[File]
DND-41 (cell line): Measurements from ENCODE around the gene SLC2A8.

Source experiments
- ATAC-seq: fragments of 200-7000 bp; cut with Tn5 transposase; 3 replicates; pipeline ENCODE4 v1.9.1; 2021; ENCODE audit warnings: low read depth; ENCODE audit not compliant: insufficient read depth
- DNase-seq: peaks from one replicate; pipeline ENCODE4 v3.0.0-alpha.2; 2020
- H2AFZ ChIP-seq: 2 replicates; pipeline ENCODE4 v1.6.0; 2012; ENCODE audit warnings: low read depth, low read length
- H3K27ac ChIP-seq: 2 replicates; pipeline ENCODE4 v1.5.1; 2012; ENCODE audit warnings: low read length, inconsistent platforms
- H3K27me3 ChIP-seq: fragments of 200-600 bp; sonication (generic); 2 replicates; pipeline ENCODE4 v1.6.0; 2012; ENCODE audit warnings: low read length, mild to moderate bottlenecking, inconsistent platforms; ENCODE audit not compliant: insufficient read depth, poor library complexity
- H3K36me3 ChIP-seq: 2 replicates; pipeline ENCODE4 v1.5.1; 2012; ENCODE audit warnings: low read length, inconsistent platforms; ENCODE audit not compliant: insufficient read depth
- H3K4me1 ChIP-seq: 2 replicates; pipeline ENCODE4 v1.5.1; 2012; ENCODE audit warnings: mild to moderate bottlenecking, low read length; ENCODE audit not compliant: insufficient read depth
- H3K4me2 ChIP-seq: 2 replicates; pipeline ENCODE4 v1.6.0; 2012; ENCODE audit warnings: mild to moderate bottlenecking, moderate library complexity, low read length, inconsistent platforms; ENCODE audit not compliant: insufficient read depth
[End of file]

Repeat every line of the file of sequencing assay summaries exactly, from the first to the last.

DND-41 (cell line): Measurements from ENCODE around the gene SLC2A8.

Source experiments
- ATAC-seq: fragments of 200-7000 bp; cut with Tn5 transposase; 3 replicates; pipeline ENCODE4 v1.9.1; 2021; ENCODE audit warnings: low read depth; ENCODE audit not compliant: insufficient read depth
- DNase-seq: peaks from one replicate; pipeline ENCODE4 v3.0.0-alpha.2; 2020
- H2AFZ ChIP-seq: 2 replicates; pipeline ENCODE4 v1.6.0; 2012; ENCODE audit warnings: low read depth, low read length
- H3K27ac ChIP-seq: 2 replicates; pipeline ENCODE4 v1.5.1; 2012; ENCODE audit warnings: low read length, inconsistent platforms
- H3K27me3 ChIP-seq: fragments of 200-600 bp; sonication (generic); 2 replicates; pipeline ENCODE4 v1.6.0; 2012; ENCODE audit warnings: low read length, mild to moderate bottlenecking, inconsistent platforms; ENCODE audit not compliant: insufficient read depth, poor library complexity
- H3K36me3 ChIP-seq: 2 replicates; pipeline ENCODE4 v1.5.1; 2012; ENCODE audit warnings: low read length, inconsistent platforms; ENCODE audit not compliant: insufficient read depth
- H3K4me1 ChIP-seq: 2 replicates; pipeline ENCODE4 v1.5.1; 2012; ENCODE audit warnings: mild to moderate bottlenecking, low read length; ENCODE audit not compliant: insufficient read depth
- H3K4me2 ChIP-seq: 2 replicates; pipeline ENCODE4 v1.6.0; 2012; ENCODE audit warnings: mild to moderate bottlenecking, moderate library complexity, low read length, inconsistent platforms; ENCODE audit not compliant: insufficient read depth